About Emily Meadows

Emily Meadows is an alumni of international schools and has worked as a professional educator and counselor across the world, serving children and families in the United States, Europe, the Middle East, and Asia. She holds master’s degrees in the fields of Counseling and Sexual Health, and is a PhD candidate researching inclusive policy and practice for LGBTQ+ students. Emily is a consultant on gender and sexual diversity and inclusion in international schools: www.emilymeadows.org
This entry was posted in Emily Meadows and tagged . Bookmark the permalink.

3 Responses to Out Yourself

  1. Kristen Drozda says:

    Hi Emily, I attended your talk in Brussels and it was so wonderful! I completely agree about outing self as Ally and I’m actually quite surprised how unknown that word is (I’ve been at an international school in Switzerland and in Germany). As an Ally, I’m also specifically aware that my role is to support, not take over. Some GSM kids I’ve worked with are worried that Allies will “own” their cause and have asked that we carefully consider Ally involvement.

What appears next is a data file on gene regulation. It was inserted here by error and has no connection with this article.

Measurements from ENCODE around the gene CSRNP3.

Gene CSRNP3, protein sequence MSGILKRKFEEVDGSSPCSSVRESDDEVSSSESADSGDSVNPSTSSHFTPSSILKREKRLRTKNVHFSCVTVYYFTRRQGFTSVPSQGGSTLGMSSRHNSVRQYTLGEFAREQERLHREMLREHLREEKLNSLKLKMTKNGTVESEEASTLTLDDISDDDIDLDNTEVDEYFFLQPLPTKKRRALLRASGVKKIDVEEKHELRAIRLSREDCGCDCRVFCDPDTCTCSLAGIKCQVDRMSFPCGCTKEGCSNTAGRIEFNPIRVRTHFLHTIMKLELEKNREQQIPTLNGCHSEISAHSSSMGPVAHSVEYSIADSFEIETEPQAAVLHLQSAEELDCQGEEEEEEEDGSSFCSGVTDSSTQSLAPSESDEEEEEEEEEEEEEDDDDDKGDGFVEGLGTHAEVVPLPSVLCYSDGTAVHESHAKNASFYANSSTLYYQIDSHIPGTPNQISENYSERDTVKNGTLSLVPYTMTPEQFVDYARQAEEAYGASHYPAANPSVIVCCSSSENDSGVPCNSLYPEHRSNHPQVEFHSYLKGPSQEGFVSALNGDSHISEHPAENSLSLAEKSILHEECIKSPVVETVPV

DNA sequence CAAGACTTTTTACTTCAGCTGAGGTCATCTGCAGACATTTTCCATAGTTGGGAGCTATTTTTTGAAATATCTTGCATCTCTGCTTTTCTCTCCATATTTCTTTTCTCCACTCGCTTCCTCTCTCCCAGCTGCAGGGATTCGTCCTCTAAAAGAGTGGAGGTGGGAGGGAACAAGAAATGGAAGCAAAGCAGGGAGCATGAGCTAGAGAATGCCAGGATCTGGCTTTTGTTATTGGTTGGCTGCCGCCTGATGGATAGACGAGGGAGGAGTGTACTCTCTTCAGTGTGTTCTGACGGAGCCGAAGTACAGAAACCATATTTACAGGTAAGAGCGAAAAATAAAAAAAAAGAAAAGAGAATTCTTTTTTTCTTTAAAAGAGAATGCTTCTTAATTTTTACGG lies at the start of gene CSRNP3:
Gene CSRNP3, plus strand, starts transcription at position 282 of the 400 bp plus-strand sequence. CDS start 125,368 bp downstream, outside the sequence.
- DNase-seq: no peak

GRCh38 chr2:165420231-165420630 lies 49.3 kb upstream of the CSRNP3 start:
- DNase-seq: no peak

A recent interesting story about living within different cultures is that I’ve had a safe space poster on my door for years (green circle with pink inverted triangle inside). Upon my move to Eastern Germany, a thoughtful colleague asked me to carefully consider this symbol in terms of its former use in this area. Would love to hear other thoughts on this!